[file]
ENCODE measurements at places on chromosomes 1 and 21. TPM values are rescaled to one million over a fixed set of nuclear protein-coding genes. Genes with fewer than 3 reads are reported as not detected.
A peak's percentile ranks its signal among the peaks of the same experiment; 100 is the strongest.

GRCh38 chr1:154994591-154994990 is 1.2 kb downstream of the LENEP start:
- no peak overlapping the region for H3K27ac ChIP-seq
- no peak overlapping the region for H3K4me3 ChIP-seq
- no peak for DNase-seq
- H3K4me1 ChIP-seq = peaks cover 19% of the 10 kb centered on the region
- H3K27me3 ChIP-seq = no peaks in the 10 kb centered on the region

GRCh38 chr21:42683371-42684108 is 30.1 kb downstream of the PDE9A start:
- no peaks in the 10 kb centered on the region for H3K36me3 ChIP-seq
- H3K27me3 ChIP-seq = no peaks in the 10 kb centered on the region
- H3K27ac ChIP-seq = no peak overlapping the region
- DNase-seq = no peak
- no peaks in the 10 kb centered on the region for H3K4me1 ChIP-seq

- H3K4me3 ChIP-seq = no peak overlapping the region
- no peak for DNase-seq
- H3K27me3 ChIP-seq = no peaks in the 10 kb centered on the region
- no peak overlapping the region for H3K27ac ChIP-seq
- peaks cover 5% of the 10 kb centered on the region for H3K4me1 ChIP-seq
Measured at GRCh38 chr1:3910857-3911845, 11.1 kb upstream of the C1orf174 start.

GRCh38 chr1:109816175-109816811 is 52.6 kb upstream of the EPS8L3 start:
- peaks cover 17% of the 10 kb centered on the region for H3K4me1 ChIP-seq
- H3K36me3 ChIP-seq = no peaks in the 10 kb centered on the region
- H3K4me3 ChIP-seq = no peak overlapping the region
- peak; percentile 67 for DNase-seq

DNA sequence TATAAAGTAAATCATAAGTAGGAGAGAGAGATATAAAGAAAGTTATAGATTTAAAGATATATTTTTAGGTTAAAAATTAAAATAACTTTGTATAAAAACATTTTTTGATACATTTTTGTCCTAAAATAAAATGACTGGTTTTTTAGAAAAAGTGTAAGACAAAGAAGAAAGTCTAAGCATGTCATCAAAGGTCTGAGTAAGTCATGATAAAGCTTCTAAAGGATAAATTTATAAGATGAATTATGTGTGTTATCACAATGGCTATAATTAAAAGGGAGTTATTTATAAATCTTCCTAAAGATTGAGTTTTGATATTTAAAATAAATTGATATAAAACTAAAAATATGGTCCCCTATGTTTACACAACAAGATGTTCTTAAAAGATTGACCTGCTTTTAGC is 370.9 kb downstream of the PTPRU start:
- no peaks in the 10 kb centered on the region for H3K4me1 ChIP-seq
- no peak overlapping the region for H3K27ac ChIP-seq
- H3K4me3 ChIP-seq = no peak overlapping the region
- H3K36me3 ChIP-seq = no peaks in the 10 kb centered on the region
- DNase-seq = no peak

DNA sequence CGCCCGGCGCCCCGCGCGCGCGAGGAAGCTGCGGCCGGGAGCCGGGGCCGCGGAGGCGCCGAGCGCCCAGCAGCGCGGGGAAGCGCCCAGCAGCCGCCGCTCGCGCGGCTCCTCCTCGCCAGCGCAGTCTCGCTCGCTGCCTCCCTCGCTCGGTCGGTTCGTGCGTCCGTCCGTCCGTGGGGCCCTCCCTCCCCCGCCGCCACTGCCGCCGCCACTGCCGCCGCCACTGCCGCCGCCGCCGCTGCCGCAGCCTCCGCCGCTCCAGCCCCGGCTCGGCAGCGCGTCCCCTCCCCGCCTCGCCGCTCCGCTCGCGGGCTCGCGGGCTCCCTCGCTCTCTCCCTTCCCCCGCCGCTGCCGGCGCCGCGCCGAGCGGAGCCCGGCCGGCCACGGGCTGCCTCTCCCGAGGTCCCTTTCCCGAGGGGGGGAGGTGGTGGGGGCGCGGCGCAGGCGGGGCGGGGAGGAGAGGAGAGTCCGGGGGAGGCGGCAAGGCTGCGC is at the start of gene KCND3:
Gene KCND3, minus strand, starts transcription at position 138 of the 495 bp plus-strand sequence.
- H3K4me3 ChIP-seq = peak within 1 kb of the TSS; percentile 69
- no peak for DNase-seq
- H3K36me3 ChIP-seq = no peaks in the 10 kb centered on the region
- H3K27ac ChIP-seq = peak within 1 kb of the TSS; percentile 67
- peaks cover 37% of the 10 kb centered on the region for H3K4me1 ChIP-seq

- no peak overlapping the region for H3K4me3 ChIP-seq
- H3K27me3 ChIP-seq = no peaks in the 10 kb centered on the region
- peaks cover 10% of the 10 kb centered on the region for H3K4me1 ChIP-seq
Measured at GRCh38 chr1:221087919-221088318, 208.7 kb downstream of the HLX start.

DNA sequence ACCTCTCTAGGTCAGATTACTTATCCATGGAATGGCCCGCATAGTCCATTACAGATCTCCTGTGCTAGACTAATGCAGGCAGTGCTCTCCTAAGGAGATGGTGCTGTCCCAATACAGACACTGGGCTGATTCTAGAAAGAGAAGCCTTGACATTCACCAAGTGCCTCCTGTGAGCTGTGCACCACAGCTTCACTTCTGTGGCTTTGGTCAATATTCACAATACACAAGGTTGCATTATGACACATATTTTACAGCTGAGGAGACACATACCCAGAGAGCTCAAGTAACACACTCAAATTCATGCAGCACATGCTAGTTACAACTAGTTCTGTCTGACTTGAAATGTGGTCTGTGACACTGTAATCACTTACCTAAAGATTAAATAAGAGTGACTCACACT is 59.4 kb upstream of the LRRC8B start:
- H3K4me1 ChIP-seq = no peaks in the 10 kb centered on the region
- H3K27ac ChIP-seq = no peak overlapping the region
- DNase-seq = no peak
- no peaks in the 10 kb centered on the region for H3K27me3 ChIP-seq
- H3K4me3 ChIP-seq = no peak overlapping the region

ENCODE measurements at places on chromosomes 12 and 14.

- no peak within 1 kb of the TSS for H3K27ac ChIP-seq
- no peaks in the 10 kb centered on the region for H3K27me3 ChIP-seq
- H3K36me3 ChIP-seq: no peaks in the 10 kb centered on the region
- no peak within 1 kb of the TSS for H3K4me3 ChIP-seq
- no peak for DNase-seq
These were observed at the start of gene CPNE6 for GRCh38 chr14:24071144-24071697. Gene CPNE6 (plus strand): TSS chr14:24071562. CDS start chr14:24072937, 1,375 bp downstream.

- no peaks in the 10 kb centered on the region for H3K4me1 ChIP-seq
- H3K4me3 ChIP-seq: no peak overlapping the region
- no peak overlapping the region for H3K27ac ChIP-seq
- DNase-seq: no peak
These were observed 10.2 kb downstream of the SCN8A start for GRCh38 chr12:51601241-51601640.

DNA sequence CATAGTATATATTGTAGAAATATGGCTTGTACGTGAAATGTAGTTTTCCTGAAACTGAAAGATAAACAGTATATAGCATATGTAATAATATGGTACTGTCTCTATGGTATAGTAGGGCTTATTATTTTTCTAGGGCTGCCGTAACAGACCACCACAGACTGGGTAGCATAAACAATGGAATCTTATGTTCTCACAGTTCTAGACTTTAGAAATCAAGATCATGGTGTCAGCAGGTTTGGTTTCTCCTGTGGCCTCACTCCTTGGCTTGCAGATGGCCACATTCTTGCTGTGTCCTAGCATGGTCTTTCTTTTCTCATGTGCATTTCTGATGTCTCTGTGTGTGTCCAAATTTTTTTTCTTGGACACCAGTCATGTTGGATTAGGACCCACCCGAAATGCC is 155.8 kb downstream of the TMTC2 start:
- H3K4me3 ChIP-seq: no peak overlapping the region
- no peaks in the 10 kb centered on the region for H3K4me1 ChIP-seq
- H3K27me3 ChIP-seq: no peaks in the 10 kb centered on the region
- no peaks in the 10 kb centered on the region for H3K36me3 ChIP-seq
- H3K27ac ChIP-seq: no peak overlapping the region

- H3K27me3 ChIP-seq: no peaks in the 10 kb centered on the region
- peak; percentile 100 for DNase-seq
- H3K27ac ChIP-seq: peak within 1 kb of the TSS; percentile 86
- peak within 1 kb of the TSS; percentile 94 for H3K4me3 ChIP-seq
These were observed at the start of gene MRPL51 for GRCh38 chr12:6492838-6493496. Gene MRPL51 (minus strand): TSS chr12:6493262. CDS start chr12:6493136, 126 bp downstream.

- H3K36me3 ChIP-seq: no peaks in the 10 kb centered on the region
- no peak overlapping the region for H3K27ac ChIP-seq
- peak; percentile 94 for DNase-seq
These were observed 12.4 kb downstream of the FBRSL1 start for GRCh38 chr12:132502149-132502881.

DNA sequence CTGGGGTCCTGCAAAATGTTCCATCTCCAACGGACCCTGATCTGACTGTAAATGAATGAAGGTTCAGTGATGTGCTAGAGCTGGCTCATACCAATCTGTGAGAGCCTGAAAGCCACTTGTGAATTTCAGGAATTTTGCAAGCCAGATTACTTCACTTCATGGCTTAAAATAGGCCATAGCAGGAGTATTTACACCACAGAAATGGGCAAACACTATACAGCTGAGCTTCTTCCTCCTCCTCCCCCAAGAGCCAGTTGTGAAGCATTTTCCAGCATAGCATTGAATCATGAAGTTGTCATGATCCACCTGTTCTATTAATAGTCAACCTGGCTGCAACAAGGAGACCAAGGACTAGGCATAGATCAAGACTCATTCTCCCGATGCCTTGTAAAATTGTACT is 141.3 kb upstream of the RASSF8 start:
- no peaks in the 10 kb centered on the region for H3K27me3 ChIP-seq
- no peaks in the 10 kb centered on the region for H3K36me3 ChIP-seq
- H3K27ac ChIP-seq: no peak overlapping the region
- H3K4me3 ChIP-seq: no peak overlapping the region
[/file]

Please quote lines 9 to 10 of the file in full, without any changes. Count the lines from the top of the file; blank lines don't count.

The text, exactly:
GRCh38 chr21:42683371-42684108 is 30.1 kb downstream of the PDE9A start:
- no peaks in the 10 kb centered on the region for H3K36me3 ChIP-seq